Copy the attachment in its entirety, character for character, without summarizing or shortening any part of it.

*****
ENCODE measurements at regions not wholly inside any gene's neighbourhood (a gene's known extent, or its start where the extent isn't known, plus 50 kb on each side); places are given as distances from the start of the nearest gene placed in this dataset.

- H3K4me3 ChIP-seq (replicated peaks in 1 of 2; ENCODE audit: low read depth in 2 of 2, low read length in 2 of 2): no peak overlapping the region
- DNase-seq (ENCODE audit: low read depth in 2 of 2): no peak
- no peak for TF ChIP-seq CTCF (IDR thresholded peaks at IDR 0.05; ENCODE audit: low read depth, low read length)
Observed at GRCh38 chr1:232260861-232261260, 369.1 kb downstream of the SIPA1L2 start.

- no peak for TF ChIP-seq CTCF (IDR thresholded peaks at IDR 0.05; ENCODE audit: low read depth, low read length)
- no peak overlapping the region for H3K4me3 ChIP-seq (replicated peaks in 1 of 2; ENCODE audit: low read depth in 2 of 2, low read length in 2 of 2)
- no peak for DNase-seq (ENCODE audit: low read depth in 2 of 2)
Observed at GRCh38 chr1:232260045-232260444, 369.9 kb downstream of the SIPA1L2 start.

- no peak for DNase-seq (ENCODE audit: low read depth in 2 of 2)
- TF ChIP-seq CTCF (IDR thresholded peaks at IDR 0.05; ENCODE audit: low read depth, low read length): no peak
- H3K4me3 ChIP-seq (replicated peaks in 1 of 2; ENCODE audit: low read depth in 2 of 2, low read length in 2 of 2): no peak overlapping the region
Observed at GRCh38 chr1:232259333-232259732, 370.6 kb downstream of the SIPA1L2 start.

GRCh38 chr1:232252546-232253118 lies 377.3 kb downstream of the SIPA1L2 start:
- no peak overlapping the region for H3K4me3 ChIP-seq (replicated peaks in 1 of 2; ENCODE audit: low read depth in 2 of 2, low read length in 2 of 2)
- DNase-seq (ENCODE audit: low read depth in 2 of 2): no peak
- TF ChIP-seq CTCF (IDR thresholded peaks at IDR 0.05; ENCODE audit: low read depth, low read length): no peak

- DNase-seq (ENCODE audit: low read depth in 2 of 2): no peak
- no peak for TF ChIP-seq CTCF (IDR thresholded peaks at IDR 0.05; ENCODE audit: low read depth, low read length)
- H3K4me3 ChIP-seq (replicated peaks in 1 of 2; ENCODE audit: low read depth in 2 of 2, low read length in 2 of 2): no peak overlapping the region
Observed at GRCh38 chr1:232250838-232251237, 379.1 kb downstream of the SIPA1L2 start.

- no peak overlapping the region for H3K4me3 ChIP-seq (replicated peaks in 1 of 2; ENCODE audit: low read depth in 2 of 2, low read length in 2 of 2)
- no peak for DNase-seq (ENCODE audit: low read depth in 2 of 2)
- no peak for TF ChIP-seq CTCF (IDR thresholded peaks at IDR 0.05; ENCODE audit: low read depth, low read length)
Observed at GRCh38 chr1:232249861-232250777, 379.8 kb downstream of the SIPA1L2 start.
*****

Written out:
ENCODE measurements at regions not wholly inside any gene's neighbourhood (a gene's known extent, or its start where the extent isn't known, plus 50 kb on each side); places are given as distances from the start of the nearest gene placed in this dataset.

- H3K4me3 ChIP-seq (replicated peaks in 1 of 2; ENCODE audit: low read depth in 2 of 2, low read length in 2 of 2): no peak overlapping the region
- DNase-seq (ENCODE audit: low read depth in 2 of 2): no peak
- no peak for TF ChIP-seq CTCF (IDR thresholded peaks at IDR 0.05; ENCODE audit: low read depth, low read length)
Observed at GRCh38 chr1:232260861-232261260, 369.1 kb downstream of the SIPA1L2 start.

- no peak for TF ChIP-seq CTCF (IDR thresholded peaks at IDR 0.05; ENCODE audit: low read depth, low read length)
- no peak overlapping the region for H3K4me3 ChIP-seq (replicated peaks in 1 of 2; ENCODE audit: low read depth in 2 of 2, low read length in 2 of 2)
- no peak for DNase-seq (ENCODE audit: low read depth in 2 of 2)
Observed at GRCh38 chr1:232260045-232260444, 369.9 kb downstream of the SIPA1L2 start.

- no peak for DNase-seq (ENCODE audit: low read depth in 2 of 2)
- TF ChIP-seq CTCF (IDR thresholded peaks at IDR 0.05; ENCODE audit: low read depth, low read length): no peak
- H3K4me3 ChIP-seq (replicated peaks in 1 of 2; ENCODE audit: low read depth in 2 of 2, low read length in 2 of 2): no peak overlapping the region
Observed at GRCh38 chr1:232259333-232259732, 370.6 kb downstream of the SIPA1L2 start.

GRCh38 chr1:232252546-232253118 lies 377.3 kb downstream of the SIPA1L2 start:
- no peak overlapping the region for H3K4me3 ChIP-seq (replicated peaks in 1 of 2; ENCODE audit: low read depth in 2 of 2, low read length in 2 of 2)
- DNase-seq (ENCODE audit: low read depth in 2 of 2): no peak
- TF ChIP-seq CTCF (IDR thresholded peaks at IDR 0.05; ENCODE audit: low read depth, low read length): no peak

- DNase-seq (ENCODE audit: low read depth in 2 of 2): no peak
- no peak for TF ChIP-seq CTCF (IDR thresholded peaks at IDR 0.05; ENCODE audit: low read depth, low read length)
- H3K4me3 ChIP-seq (replicated peaks in 1 of 2; ENCODE audit: low read depth in 2 of 2, low read length in 2 of 2): no peak overlapping the region
Observed at GRCh38 chr1:232250838-232251237, 379.1 kb downstream of the SIPA1L2 start.

- no peak overlapping the region for H3K4me3 ChIP-seq (replicated peaks in 1 of 2; ENCODE audit: low read depth in 2 of 2, low read length in 2 of 2)
- no peak for DNase-seq (ENCODE audit: low read depth in 2 of 2)
- no peak for TF ChIP-seq CTCF (IDR thresholded peaks at IDR 0.05; ENCODE audit: low read depth, low read length)
Observed at GRCh38 chr1:232249861-232250777, 379.8 kb downstream of the SIPA1L2 start.